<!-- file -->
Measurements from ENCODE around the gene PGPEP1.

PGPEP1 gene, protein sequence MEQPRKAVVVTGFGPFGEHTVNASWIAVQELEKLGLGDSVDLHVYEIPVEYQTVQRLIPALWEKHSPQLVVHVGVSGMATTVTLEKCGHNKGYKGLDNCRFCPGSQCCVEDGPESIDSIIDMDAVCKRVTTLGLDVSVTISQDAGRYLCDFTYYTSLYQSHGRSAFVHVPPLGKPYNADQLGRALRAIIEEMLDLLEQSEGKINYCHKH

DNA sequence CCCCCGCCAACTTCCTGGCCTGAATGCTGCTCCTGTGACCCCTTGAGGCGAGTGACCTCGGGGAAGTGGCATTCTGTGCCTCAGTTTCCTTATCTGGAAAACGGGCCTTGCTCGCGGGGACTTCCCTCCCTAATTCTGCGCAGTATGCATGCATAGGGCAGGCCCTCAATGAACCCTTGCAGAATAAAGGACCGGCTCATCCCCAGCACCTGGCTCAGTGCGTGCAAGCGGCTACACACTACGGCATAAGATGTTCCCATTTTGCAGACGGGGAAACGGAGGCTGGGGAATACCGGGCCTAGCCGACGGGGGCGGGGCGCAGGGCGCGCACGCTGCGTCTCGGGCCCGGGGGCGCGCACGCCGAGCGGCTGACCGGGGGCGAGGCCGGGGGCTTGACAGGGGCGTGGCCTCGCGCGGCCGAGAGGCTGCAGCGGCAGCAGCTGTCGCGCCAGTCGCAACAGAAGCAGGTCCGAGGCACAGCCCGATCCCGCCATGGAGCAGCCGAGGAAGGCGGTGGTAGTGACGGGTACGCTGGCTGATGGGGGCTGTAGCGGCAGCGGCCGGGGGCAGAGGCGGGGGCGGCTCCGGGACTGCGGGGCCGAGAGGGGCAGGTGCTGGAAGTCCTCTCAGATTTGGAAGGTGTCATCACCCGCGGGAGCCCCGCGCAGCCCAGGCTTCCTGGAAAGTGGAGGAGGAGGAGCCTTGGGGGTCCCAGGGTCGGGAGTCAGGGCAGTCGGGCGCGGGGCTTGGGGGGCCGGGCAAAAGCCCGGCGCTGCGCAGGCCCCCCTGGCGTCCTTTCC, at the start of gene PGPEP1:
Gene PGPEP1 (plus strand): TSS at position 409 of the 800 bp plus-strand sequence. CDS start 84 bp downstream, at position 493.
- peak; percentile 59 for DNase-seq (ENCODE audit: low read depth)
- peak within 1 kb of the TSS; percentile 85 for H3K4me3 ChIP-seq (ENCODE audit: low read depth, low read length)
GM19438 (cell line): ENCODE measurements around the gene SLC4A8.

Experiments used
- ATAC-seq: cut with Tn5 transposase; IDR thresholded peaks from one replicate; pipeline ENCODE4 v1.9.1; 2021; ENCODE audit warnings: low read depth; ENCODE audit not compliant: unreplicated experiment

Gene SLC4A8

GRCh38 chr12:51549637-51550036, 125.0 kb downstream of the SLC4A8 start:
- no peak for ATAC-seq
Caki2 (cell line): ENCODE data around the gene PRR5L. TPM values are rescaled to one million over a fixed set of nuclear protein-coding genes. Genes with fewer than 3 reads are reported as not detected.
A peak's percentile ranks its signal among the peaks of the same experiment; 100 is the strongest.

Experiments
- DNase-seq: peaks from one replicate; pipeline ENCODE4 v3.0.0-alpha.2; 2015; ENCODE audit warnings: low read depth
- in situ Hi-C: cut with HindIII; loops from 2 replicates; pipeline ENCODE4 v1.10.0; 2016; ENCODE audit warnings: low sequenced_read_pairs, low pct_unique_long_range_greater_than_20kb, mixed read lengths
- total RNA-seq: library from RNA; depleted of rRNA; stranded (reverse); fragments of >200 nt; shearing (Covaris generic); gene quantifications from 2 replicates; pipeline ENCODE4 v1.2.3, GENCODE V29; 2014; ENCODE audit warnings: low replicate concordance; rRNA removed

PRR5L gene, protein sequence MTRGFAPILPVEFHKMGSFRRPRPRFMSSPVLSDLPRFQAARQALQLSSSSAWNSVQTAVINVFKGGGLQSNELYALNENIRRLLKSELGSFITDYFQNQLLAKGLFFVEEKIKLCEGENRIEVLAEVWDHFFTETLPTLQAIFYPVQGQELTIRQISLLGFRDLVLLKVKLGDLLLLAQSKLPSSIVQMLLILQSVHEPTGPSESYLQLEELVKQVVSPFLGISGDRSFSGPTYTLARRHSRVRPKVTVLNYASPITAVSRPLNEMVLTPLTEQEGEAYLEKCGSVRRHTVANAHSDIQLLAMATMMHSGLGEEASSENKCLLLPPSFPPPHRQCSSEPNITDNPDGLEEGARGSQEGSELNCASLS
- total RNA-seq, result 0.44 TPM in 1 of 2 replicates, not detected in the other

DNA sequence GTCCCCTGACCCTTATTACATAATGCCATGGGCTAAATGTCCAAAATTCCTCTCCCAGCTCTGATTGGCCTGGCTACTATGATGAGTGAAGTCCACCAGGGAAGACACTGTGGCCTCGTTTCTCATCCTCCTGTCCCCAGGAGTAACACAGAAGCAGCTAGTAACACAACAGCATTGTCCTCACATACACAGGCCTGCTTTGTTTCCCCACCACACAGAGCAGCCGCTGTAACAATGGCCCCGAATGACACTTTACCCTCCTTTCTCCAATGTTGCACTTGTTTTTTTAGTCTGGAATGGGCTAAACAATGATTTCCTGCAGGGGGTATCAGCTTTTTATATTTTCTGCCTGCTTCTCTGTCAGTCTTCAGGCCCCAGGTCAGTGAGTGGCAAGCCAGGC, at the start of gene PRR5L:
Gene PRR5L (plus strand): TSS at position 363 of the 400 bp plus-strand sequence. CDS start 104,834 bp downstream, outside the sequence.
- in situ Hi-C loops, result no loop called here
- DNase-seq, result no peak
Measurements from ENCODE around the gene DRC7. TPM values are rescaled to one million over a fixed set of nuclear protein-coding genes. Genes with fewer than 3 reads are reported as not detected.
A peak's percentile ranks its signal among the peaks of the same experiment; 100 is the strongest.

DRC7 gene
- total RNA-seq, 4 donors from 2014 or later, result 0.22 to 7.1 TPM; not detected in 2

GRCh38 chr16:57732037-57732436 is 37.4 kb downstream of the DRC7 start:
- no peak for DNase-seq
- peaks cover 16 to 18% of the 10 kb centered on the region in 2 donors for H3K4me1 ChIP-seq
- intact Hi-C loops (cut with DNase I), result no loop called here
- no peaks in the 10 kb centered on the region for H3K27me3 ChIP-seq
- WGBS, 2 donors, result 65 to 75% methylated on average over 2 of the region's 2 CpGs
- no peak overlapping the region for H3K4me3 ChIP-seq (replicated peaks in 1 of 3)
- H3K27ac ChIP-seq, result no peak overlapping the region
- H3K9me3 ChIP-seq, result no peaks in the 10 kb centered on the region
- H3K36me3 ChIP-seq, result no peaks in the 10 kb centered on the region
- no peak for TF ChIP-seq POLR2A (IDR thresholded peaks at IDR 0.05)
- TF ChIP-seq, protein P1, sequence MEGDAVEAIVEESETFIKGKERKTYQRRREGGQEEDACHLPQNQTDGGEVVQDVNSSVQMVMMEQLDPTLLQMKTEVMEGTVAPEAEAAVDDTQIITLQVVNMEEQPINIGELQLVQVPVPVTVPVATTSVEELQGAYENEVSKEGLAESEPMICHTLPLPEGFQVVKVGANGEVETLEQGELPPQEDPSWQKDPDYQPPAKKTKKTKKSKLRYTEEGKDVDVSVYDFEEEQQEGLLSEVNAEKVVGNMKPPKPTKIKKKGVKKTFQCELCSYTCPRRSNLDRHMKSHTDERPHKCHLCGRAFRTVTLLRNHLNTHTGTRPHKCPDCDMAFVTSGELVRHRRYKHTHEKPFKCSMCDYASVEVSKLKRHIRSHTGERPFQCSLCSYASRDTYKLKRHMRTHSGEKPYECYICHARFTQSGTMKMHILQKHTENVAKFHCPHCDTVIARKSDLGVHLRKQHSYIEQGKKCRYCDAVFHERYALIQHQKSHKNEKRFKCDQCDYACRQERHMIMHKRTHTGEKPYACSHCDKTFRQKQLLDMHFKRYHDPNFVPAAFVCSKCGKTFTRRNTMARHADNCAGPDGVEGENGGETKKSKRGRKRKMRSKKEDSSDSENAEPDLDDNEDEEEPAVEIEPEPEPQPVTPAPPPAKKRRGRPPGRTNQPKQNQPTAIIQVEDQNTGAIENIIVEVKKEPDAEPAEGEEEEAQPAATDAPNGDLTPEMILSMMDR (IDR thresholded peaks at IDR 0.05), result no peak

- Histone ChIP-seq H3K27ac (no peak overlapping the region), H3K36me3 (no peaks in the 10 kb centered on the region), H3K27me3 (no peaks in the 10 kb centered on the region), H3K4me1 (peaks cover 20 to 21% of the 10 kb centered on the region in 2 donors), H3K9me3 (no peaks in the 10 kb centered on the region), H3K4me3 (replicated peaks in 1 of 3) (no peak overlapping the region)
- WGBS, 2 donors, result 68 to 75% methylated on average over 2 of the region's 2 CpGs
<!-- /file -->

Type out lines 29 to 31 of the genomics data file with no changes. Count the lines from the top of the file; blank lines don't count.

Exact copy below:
GRCh38 chr16:57732037-57732436 is 37.4 kb downstream of the DRC7 start:
- no peak for DNase-seq
- peaks cover 16 to 18% of the 10 kb centered on the region in 2 donors for H3K4me1 ChIP-seq